The site is on the south bank of the river Tungabhadra, and it is said that Hampi got its name from this river, which in olden days was called Pampa, and was worshipped as a river goddess. While settlements in Hampi and areas surrounding it can be dated back to the early part of the first millennium CE, the city actually reached the zenith of its political power as the capital of the powerful Vijayanagara Empire between 1336 and 1565 CE. The empire got its name from the capital city of Vijayanagara, meaning ‘City of Victory’, which in those days included the present day Hampi and areas around it. Contemporary chroniclers from Persia, Portugal, Italy, and Russia visited the empire during this period and left glowing accounts of the city, which was unparalleled in India and probably the world at the time. This once magnificent city, pride of the Vijayanagara kings, was ransacked in 1565 CE by the Deccan Sultans, who had formed a unique alliance against Vijayanagara. After defeating the Vijayanagara army at Talikota, some 90 kilometres away from the capital, the marauding Sultanate armies entered the city, plundered and pillaged it for 6 months, and then abandoned it. So thorough was the process of destruction that very few buildings were left intact. What remains at Hampi today are only the ruins of that great, magnificent city. Anyway, we will come to the sad part of the story later. For now, let’s focus on the foundation and growth of this great empire.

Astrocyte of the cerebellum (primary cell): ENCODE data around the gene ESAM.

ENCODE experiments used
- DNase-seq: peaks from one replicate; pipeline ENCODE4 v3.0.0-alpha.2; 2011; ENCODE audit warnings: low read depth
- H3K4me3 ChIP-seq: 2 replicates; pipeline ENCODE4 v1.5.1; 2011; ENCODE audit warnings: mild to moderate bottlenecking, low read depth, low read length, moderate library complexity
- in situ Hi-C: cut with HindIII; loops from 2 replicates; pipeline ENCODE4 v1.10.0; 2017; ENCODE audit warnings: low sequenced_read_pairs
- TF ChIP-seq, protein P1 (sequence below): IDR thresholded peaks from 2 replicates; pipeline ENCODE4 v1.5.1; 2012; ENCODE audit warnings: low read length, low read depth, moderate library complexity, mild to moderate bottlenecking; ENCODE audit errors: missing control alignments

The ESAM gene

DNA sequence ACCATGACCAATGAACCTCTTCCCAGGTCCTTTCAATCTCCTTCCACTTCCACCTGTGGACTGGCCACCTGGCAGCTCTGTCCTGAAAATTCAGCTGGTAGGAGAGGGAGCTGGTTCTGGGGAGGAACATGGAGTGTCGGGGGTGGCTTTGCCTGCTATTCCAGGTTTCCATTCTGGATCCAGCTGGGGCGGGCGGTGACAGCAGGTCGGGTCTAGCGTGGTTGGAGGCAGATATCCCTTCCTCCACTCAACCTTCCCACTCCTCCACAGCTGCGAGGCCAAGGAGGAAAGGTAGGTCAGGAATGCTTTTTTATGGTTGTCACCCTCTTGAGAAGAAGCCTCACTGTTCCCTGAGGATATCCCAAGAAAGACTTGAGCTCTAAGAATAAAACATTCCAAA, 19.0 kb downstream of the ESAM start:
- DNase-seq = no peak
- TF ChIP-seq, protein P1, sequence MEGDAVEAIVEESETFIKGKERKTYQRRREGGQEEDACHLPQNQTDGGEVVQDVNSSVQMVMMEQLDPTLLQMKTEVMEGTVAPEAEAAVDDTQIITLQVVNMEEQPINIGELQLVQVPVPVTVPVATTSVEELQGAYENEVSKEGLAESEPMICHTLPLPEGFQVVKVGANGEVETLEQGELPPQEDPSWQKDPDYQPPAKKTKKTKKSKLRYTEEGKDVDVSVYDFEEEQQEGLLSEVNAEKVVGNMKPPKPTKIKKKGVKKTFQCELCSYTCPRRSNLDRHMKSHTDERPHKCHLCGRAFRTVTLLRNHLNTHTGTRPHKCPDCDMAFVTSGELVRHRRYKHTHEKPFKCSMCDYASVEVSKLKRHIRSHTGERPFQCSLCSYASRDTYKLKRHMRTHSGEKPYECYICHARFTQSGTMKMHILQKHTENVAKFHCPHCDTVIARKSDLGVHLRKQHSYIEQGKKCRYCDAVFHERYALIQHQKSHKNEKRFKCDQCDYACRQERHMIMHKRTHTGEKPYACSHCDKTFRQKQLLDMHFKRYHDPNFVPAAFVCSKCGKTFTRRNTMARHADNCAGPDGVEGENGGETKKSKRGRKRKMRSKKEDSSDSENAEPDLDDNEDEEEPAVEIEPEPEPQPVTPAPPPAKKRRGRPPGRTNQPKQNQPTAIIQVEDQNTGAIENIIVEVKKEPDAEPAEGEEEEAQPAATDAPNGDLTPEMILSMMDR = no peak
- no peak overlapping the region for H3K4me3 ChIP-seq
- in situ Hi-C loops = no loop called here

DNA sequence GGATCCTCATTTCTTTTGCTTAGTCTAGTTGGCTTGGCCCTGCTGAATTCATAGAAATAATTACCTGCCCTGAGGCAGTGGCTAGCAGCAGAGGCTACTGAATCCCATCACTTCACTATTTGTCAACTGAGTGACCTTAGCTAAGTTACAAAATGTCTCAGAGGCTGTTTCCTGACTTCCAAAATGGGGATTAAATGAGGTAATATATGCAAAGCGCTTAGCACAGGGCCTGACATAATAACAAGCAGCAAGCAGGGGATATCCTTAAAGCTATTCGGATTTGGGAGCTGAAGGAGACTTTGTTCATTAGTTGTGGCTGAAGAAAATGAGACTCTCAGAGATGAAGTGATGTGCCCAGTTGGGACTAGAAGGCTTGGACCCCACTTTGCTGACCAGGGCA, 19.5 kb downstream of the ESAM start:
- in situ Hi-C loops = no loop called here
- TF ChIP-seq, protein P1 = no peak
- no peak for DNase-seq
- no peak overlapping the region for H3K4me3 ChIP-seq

As one enters Hampi, the first thing that catches the attention is the landscape, which is lined with granite boulders of various colors, distributed either as hills, ridges or sometimes just piles of boulders balancing precariously against each other. One gets the feeling that the terrain might be a result of a massive earthquake. Archaeologists and authors John M Fritz and George Michell in their book ‘Hampi Vijayanagara’ say:

The terrain is, however, one of the most ancient and stable surfaces to be found anywhere on earth, its unique rocky appearance caused not by earthquake and upheaval, but by some three thousand million years of erosion, first underground and then, when uplifted, by exposure to sun, wind and rain.

The terrain might have been one of the reasons the Vijayanagara kings chose the site for their ambitious capital. The rocky terrain on all sides and the Tungabhadra to the north gave natural protection to the city against possible invaders. Continue reading